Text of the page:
Two Projects Helping Female Artists in Africa Find Their Voices

In many African countries, where career paths for women can still be limited to practical fields like nursing and teaching, the decision to attempt a career in art is seen as unrealistic. Female artists face enormous cultural and financial resistance. But a Johannesburg residency and an international art fair opening in Brooklyn next week aim to help some young women get a toehold on the ladder.

Stacey Gillian Abe’s installation at 1-54 Contemporary African Art Fair, which runs May 4 through 6 at Pioneer Works, the cultural center in the borough’s Red Hook neighborhood, would be provocative in any context, but given the patriarchal traditions of her native Uganda, its subject matter is all the more challenging: the objectification of women, and the sexual satisfactions of women.

It consists of a profusion of vaginas, molded out of clay and painted red, exaggeratedly open and arranged randomly on the floor. An olufe — a wooden pole in Lugbara, her spoken language — used to mix millet, stands upright, set not in a traditional mortar but in a toilet.

The title, “Enya Sa, ” referring to millet bread, a dietary staple, leaves little doubt that she’s challenging assumptions. “The whole idea is looking at satisfaction: food and sex,” Ms. Abe, 27, said in a Skype conversation from Johannesburg earlier this month. “At what point is it right to ask for something? It’s taboo in Uganda for women to talk about sex.”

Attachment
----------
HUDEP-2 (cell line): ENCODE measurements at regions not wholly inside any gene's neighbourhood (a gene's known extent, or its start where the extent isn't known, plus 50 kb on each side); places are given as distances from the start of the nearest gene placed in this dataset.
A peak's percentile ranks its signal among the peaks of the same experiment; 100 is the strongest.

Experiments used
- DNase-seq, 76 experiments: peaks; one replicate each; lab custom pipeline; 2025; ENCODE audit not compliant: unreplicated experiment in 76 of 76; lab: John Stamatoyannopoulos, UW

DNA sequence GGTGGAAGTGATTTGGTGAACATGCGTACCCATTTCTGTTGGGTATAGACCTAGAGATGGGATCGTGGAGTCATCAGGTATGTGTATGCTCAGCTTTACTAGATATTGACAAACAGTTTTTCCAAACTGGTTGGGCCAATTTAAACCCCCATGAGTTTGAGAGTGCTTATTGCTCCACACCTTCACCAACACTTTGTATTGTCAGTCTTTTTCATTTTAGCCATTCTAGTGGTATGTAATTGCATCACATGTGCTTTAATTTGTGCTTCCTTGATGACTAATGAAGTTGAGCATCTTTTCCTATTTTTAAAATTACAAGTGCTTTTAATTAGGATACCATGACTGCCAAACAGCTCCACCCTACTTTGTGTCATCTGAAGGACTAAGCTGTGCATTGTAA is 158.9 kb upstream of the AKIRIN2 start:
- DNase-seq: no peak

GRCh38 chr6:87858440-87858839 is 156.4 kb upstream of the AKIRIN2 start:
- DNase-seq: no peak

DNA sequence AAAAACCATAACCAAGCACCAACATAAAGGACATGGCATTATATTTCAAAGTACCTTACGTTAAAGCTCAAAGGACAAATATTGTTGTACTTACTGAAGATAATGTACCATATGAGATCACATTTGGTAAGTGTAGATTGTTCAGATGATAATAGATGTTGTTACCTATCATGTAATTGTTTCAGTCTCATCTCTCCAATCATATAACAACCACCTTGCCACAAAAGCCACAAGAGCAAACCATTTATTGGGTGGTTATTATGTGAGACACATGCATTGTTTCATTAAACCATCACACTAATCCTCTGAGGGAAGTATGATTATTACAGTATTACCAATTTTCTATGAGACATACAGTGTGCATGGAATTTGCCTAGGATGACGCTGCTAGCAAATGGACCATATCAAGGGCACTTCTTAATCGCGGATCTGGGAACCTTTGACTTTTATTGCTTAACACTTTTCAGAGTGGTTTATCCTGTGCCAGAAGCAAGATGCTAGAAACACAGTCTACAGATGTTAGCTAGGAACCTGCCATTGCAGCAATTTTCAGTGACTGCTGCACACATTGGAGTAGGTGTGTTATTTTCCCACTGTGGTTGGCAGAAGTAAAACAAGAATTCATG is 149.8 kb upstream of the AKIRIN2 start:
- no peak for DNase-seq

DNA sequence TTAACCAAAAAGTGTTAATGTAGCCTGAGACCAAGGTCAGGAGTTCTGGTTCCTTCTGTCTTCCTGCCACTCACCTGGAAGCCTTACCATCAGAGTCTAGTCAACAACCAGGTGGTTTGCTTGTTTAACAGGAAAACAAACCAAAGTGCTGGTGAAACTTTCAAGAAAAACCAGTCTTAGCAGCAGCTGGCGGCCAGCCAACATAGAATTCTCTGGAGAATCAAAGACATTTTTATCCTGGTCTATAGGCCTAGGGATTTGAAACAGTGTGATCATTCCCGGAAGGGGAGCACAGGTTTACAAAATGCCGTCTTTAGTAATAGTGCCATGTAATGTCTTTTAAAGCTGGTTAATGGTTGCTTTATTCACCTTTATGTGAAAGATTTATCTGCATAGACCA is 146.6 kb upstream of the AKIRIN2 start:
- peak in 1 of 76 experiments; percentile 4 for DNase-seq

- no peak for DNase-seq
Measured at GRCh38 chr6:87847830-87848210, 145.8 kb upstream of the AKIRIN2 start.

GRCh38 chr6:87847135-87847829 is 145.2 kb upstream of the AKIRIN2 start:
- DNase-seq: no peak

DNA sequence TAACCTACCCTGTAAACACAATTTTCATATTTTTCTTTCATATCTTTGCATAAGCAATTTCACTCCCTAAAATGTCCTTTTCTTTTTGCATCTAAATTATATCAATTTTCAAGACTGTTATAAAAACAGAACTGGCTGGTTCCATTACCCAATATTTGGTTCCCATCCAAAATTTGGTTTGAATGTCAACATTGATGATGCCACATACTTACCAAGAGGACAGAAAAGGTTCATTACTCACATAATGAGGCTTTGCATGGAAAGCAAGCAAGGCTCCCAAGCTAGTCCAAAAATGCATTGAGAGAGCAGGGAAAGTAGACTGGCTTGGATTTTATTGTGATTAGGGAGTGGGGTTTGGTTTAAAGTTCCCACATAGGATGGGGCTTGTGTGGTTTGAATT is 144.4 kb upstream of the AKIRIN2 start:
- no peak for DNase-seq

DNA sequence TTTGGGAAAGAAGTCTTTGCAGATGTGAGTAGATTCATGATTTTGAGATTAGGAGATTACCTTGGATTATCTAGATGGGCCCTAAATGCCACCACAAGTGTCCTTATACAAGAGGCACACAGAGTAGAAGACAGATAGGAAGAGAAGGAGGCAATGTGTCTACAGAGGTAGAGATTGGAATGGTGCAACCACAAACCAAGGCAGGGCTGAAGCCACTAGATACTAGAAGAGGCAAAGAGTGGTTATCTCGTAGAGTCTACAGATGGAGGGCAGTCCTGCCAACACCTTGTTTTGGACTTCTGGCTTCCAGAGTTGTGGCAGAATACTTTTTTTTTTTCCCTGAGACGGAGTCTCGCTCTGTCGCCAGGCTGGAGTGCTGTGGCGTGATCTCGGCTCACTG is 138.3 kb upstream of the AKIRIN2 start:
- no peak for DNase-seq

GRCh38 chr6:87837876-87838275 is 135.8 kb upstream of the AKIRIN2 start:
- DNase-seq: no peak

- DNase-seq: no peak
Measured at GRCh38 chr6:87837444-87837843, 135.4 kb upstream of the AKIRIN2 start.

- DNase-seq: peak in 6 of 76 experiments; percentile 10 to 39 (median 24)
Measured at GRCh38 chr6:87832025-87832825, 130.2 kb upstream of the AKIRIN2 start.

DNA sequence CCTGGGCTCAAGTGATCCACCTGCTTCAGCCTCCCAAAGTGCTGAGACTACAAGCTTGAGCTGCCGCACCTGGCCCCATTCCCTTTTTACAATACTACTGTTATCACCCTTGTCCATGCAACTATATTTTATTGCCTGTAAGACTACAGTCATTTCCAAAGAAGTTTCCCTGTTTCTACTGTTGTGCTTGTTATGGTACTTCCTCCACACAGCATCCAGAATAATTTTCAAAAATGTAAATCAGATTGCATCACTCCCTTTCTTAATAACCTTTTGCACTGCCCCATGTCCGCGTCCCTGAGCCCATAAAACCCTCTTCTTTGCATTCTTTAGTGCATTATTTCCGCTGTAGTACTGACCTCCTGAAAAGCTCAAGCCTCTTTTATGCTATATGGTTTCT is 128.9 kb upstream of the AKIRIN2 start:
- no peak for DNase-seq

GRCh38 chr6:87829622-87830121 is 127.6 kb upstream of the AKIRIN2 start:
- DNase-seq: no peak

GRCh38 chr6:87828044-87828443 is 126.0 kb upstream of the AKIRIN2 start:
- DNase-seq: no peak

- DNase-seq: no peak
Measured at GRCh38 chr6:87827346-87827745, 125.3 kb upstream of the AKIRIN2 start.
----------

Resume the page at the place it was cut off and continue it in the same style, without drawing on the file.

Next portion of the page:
Alka Dass, a 23-year-old artist from Durban, South Africa, will take on related themes at the fair, with subtler imagery. Her piece, “Little Lolitas,” is an arrangement of film reels partly covered by knitted jerseys. The top and bottom of the reels are bare, like torsos with shoulders and midriffs exposed. It nods to the way that young girls — the nymphets in the Vladimir Nabokov work that inspired Ms. Dass’s title — are treated as passive objects of male desire. The theme is recurrent in Ms. Dass’s feminist work, rooted in South Africa’s Indian community.

Alka Dass, a South African artist based in Durban, at the Project Space studio in Johannesburg, said she faced resistance from her family to her career in art. Credit Joao Silva/The New York Times

“Women in my community are completely covered except in the midriff,” she said. “The sari exposes that, so it becomes the most sexualized part of the body.”

The determination of these women to become artists was considered nearly subversive by their families. Ms. Abe endured a torrent of recrimination from family members who thought she was throwing her life away. Ms. Dass’s family disowned her.

Alka Dass’s “Little Lolitas,” film reels and wool jersey “wraps,” from 2017, will be at the 1-54 International Contemporary African Art Fair at Pioneer Works next weekend. It nods to the way that young girls are treated as passive objects of male desire. Credit The Project Space

 

TODD PITOCK

NY Times

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